What does that mean, exactly? It means that the game is not designed to challenge you with fair, straightforward fights. No, Wargroove‘s design is to throw you into unfair fights so that you can weasel your way through them, not overpower them. Eventually, you simply can’t win by building an army and forging through to the objective. You must plot and scheme. You must abuse the AI. You must bait units, divert attention, and make clever use of what you have, even if RNG plays against you. Usually this also involves some heavy abuse of the wagon, a highly mobile unit that can carry ground units swiftly from one point to another.
On one hand, it’s hard to fault Wargroove for this style of strategy gameplay. Clever battle tactics are just as much a part of strategy gaming as straightforward army battles. But after burning hours on stages only to realize that it was all a matter of cheap tricks, I lost my interest in the campaign. It’s not wrong, perse, but it’s not a design decision I favor.
There are two additional single player modes: Arcade and Puzzle. Arcade Mode is a series of 1v1 challenges for each character with their own side-story, although be warned: if you enter Arcade mode before you finish the campaign story, there are spoilers ahead. I found the battles more straight forward in Arcade mode, but played a little less of them once I realized I’d be spoiled story-wise.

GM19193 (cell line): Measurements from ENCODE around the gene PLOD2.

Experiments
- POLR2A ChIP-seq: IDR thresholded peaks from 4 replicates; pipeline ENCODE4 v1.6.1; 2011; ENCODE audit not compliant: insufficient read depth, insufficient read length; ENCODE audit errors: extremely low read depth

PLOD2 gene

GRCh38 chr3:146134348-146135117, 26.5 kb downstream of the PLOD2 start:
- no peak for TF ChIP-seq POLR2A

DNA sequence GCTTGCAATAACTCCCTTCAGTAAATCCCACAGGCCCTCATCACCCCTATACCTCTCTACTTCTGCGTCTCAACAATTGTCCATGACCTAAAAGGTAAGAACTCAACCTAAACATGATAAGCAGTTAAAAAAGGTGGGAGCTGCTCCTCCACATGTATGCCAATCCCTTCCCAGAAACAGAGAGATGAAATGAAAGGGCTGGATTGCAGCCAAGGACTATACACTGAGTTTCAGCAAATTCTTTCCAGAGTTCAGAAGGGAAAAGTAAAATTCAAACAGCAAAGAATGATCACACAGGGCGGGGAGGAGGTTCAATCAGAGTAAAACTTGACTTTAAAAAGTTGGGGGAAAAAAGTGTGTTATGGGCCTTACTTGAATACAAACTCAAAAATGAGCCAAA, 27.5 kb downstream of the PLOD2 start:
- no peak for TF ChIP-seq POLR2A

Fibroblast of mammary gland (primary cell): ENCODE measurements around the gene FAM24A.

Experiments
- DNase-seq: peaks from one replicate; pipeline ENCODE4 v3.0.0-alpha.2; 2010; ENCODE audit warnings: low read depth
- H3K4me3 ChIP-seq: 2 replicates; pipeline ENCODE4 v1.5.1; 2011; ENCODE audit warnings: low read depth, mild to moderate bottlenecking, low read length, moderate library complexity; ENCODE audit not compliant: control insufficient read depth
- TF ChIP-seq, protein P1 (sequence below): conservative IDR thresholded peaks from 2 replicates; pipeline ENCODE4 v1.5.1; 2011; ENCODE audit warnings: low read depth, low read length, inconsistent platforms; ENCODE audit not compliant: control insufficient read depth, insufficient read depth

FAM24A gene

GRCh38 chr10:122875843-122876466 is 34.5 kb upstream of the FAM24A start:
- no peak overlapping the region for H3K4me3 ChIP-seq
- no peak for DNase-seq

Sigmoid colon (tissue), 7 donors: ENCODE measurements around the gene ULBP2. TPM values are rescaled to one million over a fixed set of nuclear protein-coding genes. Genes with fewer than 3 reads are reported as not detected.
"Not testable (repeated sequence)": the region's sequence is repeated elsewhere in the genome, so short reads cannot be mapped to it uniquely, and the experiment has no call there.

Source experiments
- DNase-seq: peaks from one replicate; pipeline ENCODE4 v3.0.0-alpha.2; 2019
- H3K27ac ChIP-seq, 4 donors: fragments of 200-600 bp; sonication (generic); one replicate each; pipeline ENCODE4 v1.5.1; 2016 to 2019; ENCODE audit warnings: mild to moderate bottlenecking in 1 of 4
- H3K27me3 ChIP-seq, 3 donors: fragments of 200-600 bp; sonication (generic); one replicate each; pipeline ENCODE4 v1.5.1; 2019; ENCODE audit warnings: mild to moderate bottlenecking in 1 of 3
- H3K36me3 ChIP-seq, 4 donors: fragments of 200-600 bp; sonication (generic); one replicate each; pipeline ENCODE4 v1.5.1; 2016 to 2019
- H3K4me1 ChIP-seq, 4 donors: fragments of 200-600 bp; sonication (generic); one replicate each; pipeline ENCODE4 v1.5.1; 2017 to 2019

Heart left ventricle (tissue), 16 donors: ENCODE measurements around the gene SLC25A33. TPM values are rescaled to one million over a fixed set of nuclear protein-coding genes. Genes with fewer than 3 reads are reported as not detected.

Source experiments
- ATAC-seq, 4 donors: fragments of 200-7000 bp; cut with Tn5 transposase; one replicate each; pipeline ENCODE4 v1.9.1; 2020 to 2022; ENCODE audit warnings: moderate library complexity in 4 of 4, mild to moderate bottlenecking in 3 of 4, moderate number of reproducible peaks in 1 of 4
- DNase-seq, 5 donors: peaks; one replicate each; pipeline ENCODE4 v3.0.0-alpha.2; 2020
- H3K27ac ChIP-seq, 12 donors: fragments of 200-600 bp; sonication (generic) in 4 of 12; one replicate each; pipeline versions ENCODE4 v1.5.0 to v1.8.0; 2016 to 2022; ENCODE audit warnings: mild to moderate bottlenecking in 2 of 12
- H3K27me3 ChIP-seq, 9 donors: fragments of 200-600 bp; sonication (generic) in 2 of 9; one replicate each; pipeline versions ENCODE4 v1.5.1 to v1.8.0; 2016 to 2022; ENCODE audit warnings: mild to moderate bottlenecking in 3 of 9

Puzzle Mode, on the other hand, is a little more unique. These are pre-made challenges on small maps with a simple goal: win in one turn. Okay, that maybe isn’t as simple as it sounds. It takes a lot of experimentation and thought to figure out how to get the right units to the right place and dealing damage in the right order in order to win. This mode, however, was genuinely my favorite of the three single player options.
In all three modes you can also earn stars, which will let you unlock special things in the game’s gallery and jukebox. Lore and other side-goodies are available as you complete modes and missions, too. While the story is a bit bland, the Codex itself offers a much richer experience in terms of backstory and context. Of course, there’s also spoilers in the Codex. There wasn’t a lot of thought into preventing spoilers from being seen early game.
If Wargroove was only single-player (with some local co-op), and the review came to an end here, I’d have to give it a score slightly above average. But Chucklefish added immense value to the game with its multiplayer modes, more importantly, its vast editor that has turned Wargroove into its own creative community ala Super Mario Maker for strategy games with Custom Content. Yes, players can create custom maps and custom campaigns, and then share them for the community to play on in one to four player melees.